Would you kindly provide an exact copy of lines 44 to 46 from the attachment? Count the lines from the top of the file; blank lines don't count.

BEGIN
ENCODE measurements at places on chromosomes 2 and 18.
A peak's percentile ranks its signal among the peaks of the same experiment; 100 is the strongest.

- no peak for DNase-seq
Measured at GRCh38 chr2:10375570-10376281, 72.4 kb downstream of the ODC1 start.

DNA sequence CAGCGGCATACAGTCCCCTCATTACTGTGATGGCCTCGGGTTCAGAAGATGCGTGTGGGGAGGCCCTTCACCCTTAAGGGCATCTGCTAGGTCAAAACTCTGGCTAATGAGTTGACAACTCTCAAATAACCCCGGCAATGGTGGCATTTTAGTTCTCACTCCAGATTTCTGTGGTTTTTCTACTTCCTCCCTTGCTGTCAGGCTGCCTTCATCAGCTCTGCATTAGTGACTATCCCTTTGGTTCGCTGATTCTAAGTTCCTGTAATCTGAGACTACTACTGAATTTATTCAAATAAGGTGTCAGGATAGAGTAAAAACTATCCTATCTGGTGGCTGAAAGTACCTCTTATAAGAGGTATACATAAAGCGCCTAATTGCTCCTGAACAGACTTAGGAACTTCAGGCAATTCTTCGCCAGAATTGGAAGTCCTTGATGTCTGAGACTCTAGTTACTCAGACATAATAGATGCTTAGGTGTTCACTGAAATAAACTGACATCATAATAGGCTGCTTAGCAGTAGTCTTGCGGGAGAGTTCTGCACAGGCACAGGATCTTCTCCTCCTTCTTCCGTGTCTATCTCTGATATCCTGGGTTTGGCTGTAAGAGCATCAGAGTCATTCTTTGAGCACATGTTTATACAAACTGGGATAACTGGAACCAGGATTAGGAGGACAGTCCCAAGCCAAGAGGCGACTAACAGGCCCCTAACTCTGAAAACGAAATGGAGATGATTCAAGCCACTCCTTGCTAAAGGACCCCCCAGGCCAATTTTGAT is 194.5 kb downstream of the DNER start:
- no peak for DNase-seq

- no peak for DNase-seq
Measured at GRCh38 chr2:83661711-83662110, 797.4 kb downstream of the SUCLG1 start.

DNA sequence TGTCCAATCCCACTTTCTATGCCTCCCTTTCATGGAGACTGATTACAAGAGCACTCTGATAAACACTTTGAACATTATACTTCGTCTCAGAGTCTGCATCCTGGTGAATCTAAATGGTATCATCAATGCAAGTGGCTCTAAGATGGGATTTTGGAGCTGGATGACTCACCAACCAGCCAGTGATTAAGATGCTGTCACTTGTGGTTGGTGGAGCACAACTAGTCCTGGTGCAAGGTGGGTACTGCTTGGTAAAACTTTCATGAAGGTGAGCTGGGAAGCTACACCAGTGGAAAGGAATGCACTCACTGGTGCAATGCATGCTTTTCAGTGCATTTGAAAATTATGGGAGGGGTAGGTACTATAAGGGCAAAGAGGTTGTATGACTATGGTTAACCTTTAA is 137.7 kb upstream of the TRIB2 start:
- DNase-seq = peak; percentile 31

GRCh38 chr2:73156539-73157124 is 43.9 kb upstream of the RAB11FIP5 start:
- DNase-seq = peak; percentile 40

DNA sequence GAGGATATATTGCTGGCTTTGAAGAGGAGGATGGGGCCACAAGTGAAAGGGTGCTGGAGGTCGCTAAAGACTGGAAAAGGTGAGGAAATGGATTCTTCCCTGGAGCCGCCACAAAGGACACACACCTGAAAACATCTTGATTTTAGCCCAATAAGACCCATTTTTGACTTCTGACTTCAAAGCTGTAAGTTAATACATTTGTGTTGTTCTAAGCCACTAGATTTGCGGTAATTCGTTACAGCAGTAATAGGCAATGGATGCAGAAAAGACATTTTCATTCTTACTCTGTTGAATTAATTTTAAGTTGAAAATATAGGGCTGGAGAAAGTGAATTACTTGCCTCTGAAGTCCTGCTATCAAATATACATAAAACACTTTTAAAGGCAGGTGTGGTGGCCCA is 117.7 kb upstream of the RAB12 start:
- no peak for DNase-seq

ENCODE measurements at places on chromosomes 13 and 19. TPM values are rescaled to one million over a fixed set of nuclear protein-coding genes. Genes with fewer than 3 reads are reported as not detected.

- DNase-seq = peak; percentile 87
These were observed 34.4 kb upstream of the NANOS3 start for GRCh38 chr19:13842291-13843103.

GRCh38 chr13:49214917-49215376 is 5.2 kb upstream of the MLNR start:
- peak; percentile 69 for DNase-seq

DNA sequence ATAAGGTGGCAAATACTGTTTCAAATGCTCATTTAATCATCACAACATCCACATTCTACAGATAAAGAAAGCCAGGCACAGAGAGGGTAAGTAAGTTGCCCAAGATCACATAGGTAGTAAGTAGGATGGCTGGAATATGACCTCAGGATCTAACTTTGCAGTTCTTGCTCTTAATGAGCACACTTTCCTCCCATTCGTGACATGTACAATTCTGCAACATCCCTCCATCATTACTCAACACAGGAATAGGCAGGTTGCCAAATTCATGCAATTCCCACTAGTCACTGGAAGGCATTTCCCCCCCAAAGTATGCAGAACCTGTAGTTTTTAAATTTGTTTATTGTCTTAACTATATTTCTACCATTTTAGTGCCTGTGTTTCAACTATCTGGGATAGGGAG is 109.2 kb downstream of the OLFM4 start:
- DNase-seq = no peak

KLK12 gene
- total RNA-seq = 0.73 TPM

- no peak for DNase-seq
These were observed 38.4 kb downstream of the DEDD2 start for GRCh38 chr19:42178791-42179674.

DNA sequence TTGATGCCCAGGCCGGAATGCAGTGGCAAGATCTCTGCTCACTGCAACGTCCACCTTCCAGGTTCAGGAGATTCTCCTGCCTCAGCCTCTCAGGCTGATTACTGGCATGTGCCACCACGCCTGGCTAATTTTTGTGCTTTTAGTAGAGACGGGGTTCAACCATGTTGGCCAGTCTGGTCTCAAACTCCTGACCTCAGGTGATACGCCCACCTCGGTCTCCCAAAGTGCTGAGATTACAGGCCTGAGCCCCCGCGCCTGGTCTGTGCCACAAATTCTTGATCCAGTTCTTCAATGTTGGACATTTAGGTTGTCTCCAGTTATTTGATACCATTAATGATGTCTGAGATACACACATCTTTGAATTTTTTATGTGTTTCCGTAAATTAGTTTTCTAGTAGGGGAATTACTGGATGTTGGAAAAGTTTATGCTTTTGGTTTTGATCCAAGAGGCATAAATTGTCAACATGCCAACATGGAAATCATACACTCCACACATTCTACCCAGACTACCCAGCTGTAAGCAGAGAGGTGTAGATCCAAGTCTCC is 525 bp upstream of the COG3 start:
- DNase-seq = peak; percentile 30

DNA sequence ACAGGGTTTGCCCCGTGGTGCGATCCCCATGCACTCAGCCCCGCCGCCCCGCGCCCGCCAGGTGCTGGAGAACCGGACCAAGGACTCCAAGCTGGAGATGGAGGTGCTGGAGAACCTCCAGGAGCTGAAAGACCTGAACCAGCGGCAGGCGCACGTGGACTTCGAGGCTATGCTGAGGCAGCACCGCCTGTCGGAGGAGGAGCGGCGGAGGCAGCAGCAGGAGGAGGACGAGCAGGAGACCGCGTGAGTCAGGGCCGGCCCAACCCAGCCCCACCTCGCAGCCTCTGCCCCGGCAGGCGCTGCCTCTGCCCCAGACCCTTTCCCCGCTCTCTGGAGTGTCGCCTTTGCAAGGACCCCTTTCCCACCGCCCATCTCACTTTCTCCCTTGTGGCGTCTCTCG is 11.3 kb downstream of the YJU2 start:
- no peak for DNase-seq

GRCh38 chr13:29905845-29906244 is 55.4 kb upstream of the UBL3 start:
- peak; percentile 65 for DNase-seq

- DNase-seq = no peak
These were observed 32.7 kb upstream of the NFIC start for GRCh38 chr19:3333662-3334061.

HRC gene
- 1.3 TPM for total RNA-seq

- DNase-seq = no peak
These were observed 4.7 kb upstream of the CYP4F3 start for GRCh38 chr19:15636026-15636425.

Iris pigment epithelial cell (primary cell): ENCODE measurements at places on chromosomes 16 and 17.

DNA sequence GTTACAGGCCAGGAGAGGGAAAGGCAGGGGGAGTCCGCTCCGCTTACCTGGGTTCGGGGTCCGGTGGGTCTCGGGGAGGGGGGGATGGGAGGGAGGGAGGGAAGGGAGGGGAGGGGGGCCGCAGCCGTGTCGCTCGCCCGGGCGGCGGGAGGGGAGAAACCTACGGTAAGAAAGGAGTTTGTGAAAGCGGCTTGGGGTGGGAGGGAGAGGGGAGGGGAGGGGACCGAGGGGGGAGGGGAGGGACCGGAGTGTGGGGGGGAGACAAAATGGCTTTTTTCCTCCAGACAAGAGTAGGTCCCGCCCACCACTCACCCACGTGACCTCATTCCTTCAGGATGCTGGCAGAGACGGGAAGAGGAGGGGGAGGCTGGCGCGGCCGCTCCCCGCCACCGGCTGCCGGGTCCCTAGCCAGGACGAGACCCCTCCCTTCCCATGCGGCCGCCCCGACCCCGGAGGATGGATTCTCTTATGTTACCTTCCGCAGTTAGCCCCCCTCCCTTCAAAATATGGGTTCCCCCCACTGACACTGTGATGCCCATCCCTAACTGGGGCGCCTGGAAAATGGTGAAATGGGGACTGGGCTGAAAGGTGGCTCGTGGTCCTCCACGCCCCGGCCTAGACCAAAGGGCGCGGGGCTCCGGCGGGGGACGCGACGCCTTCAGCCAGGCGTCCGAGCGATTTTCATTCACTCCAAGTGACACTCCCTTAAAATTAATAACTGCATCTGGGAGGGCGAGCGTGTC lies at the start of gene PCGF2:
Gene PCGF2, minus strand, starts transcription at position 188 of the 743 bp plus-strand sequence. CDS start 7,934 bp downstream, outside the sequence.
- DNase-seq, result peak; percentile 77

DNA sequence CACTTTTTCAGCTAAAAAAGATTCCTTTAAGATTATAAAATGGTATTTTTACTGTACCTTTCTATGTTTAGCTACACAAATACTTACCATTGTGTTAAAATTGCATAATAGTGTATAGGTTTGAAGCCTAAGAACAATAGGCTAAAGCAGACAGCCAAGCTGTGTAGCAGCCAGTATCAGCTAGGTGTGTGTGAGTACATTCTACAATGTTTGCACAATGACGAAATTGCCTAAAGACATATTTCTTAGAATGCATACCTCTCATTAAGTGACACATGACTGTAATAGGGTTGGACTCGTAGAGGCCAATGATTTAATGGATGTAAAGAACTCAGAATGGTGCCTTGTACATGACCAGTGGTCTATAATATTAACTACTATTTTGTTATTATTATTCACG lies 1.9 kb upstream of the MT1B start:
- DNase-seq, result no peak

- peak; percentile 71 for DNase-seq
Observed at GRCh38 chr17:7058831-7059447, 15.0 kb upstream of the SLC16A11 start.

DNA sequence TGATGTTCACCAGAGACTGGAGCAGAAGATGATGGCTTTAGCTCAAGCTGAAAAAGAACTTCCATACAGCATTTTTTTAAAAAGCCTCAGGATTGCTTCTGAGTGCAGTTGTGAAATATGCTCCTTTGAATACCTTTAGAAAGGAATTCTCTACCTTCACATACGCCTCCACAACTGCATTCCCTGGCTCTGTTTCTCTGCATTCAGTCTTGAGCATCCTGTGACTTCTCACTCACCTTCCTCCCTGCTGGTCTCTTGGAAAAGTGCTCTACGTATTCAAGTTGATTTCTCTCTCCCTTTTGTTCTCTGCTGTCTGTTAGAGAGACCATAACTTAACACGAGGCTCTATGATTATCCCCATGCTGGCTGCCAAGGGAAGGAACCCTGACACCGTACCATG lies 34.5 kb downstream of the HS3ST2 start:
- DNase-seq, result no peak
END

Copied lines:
- peak; percentile 71 for DNase-seq
Observed at GRCh38 chr17:7058831-7059447, 15.0 kb upstream of the SLC16A11 start.

DNA sequence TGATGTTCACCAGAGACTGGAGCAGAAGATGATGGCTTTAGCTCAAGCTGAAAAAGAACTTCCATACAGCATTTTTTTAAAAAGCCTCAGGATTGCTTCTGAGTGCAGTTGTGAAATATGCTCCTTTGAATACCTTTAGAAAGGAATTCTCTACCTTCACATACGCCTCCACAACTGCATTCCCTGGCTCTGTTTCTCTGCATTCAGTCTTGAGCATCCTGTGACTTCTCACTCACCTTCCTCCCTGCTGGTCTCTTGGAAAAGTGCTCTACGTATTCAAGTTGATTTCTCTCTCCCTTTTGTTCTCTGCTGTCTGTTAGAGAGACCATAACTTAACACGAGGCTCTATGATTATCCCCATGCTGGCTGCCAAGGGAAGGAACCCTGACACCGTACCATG lies 34.5 kb downstream of the HS3ST2 start: